• Minimum investment requirements: Can you afford to buy into a given fund? Each fund has a different minimum investment, so be sure to research this thoroughly to find the fund that best meets your budget.
  • Recurring purchase programs: This is more of a brokerage feature than a fund offering and allows you to invest in a given fund (or funds) on a weekly, semi-monthly, monthly, or quarterly basis. It can be helpful to build exposure to this part of your portfolio over time.

Fees and taxable events vary across funds. Be sure to read the prospectus carefully when you comparison shop for cost savings. Make sure the underlying securities and overall fixed-income fund categories match what you’re looking for.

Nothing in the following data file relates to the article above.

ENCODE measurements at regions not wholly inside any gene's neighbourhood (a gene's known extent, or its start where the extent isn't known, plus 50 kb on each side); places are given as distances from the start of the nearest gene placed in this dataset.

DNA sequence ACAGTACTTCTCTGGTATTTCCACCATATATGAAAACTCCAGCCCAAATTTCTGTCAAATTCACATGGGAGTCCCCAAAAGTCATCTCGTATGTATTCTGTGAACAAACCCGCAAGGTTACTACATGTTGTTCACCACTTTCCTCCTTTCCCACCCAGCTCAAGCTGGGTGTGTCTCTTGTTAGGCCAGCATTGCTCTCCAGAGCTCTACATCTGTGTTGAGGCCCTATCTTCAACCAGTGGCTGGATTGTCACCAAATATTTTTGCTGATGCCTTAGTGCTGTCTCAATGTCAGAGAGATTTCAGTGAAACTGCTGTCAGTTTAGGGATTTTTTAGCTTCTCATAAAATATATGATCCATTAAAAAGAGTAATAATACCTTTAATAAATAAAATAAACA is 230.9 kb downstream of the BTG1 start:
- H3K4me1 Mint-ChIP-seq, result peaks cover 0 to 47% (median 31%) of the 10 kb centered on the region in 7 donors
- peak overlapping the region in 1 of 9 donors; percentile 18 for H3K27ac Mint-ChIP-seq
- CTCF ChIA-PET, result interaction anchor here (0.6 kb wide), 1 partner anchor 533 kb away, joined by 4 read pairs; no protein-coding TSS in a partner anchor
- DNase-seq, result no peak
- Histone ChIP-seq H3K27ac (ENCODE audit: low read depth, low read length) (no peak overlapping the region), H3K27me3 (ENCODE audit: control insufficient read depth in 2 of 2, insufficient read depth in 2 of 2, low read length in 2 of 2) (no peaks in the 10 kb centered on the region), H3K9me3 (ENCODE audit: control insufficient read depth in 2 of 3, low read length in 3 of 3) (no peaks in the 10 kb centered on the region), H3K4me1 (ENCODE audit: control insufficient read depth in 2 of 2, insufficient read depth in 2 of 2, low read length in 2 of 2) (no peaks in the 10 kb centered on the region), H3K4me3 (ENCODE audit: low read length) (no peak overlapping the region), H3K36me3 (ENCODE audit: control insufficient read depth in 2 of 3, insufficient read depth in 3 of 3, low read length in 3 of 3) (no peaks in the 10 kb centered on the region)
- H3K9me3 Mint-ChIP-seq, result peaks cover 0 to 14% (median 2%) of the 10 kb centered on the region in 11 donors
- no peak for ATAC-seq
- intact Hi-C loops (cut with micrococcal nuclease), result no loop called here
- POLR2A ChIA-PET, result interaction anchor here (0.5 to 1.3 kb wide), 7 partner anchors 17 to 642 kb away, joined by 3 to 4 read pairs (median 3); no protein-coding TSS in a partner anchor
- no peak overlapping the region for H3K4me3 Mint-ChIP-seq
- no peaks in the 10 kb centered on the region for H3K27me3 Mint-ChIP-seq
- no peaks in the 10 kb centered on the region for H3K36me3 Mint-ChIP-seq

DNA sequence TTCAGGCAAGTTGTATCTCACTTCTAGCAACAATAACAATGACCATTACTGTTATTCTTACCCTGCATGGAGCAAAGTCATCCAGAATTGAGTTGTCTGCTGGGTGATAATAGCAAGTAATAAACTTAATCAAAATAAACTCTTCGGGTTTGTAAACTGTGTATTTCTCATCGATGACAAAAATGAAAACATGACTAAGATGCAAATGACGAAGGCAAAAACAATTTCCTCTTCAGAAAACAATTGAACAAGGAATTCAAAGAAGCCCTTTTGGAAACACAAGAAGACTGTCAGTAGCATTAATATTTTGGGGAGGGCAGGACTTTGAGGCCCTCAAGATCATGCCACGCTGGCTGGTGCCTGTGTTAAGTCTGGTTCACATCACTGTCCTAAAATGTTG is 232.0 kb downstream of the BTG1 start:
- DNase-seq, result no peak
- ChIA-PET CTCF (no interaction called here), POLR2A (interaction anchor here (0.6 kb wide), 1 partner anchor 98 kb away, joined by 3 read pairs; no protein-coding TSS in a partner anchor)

Remember, there is no sure-shot investment. But a well-diversified portfolio, which might include fixed-income investments, can help you pursue a steady stream of cash flow for discretionary spending, savings enhancement, or perhaps retirement income.

Carefully consider the investment objectives, risks, charges, and expenses before investing. A prospectus, obtained by calling 800-669-3900, contains this and other important information about an investment company. Read carefully before investing.

Mutual funds are subject to market, exchange rate, political, credit, interest rate, and prepayment risks, which vary depending on the type of mutual fund.

Asset allocation and diversification do not eliminate the risk of experiencing investment losses.


Key Takeaways

  • Fixed-income mutual funds hold baskets of securities such as corporate bonds, Treasury securities, and municipal bonds
  • Compare expense ratios, management track records, minimum investment requirements, and other criteria to help you find funds that fit your objectives and risk tolerance